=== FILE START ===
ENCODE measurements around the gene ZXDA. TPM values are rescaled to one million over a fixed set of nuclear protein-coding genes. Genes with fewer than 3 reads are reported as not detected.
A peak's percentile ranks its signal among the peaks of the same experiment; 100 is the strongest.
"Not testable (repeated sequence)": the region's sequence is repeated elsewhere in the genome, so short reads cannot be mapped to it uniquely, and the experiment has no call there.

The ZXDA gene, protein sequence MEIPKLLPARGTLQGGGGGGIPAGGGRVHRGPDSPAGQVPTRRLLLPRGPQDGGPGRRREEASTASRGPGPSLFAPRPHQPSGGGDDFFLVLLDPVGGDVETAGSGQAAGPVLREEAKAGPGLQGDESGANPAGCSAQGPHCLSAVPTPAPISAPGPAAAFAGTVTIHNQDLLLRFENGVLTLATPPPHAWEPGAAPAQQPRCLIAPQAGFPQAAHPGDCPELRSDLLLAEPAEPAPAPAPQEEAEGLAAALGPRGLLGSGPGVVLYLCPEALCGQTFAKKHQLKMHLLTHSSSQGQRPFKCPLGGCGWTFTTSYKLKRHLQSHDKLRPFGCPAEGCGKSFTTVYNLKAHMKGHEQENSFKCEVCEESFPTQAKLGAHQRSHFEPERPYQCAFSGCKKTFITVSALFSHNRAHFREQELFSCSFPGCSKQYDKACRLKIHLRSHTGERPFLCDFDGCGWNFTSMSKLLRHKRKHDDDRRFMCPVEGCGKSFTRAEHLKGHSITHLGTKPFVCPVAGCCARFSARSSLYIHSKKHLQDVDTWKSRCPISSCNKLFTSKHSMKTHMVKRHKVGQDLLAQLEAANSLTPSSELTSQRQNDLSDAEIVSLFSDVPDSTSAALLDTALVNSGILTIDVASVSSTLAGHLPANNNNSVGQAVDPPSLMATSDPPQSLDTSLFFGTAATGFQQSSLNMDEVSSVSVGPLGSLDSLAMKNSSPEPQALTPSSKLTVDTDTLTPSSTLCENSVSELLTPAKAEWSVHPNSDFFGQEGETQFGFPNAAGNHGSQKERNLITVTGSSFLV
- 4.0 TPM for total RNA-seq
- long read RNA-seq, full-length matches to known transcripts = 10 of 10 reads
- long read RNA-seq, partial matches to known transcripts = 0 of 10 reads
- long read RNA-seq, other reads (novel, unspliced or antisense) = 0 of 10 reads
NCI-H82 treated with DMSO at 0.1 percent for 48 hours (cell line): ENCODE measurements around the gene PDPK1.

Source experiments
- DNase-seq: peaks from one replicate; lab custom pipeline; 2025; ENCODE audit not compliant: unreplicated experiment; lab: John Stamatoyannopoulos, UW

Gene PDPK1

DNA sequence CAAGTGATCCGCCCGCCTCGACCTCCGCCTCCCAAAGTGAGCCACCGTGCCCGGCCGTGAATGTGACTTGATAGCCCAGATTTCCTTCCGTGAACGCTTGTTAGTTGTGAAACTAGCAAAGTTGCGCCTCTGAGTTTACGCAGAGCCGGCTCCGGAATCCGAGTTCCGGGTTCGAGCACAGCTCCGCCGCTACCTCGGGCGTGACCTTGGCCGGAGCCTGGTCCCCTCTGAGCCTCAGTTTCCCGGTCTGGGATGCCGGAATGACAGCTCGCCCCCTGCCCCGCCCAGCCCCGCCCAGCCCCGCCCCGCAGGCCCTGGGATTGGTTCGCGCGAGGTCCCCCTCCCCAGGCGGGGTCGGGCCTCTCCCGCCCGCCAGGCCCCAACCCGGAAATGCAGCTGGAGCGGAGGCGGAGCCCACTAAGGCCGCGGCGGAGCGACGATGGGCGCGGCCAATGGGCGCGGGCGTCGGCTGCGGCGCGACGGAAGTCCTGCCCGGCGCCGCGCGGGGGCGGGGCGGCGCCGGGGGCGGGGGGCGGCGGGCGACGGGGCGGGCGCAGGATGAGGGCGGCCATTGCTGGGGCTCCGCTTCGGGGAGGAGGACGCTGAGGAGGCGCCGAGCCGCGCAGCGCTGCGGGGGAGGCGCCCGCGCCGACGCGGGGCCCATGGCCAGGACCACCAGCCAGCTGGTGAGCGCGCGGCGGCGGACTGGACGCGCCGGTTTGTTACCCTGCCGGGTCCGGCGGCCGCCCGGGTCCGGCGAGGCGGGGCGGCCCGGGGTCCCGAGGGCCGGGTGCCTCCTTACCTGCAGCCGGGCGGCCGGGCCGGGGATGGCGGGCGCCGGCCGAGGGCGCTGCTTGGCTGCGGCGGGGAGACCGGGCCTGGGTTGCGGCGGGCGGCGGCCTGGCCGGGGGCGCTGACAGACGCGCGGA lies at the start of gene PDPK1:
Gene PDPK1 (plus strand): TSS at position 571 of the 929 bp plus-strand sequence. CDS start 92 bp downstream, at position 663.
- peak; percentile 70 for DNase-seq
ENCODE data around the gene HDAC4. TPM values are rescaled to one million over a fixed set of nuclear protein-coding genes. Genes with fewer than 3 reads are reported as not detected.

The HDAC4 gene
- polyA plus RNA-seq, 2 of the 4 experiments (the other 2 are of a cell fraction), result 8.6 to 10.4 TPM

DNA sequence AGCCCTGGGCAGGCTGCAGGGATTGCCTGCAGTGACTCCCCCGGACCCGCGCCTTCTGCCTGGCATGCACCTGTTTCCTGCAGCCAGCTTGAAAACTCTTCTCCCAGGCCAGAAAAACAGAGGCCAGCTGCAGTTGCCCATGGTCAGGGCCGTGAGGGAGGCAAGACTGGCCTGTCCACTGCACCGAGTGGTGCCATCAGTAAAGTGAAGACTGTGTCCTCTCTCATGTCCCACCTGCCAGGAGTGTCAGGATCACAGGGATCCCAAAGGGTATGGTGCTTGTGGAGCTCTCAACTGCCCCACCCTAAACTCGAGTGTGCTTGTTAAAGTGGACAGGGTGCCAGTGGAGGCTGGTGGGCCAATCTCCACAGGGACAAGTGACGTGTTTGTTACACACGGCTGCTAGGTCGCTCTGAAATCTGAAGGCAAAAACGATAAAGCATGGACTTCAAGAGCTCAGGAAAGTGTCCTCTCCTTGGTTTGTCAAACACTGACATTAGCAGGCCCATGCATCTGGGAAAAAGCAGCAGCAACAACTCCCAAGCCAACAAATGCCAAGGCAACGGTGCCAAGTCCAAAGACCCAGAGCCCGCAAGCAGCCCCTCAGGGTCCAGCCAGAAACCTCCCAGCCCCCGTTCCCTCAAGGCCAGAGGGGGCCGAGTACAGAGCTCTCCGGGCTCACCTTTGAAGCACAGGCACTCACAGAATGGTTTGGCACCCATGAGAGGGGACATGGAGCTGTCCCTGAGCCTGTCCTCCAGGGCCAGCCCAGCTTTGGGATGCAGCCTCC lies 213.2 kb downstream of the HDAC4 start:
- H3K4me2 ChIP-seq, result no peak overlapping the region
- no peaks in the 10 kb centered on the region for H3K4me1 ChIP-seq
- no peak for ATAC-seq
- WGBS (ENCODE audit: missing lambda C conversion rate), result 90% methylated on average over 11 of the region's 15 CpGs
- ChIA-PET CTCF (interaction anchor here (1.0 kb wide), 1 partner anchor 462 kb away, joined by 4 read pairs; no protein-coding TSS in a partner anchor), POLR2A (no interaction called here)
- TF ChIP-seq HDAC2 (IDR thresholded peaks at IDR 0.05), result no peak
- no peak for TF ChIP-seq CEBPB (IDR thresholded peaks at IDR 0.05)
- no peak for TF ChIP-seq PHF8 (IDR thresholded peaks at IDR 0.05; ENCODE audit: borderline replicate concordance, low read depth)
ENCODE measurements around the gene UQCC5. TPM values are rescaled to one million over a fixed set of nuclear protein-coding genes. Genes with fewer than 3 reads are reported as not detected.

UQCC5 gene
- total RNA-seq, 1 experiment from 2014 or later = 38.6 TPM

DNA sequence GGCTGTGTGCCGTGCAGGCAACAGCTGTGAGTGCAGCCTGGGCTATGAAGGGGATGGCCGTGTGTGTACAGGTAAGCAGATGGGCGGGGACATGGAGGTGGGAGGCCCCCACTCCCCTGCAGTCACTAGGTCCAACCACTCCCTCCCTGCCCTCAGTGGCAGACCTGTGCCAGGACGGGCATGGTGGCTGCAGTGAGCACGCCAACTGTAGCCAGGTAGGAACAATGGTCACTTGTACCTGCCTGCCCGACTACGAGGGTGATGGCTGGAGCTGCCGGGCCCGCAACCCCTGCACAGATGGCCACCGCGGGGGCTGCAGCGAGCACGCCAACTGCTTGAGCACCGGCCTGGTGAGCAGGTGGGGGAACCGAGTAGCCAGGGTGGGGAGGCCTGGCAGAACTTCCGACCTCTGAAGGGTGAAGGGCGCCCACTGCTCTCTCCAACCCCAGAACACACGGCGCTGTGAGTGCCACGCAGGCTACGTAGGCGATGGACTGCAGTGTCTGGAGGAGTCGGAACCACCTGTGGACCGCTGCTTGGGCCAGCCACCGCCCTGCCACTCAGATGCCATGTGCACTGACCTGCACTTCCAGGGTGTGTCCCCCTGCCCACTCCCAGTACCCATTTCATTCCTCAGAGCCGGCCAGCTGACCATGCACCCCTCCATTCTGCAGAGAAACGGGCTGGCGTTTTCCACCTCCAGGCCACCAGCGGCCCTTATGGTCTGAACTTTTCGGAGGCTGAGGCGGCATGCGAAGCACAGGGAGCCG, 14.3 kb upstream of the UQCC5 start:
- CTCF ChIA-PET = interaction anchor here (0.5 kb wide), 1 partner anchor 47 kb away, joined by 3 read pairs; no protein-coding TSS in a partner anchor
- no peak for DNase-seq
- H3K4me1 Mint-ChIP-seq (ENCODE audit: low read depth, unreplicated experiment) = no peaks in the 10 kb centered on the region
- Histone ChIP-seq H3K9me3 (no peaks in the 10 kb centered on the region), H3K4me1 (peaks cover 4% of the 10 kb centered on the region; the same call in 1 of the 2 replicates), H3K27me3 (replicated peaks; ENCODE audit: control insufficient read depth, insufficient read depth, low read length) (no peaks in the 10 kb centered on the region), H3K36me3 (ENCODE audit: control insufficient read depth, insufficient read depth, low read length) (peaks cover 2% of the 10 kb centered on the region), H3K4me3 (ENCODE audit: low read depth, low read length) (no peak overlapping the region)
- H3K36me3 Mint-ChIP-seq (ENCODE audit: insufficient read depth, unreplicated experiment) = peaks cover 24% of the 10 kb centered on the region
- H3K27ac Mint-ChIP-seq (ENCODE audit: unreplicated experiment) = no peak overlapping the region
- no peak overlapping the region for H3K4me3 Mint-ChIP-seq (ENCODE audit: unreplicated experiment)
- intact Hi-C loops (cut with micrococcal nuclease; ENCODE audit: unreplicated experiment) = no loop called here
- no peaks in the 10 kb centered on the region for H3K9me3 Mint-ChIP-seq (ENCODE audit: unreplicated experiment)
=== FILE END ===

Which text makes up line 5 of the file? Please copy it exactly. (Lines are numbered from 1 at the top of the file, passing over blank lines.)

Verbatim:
- 4.0 TPM for total RNA-seq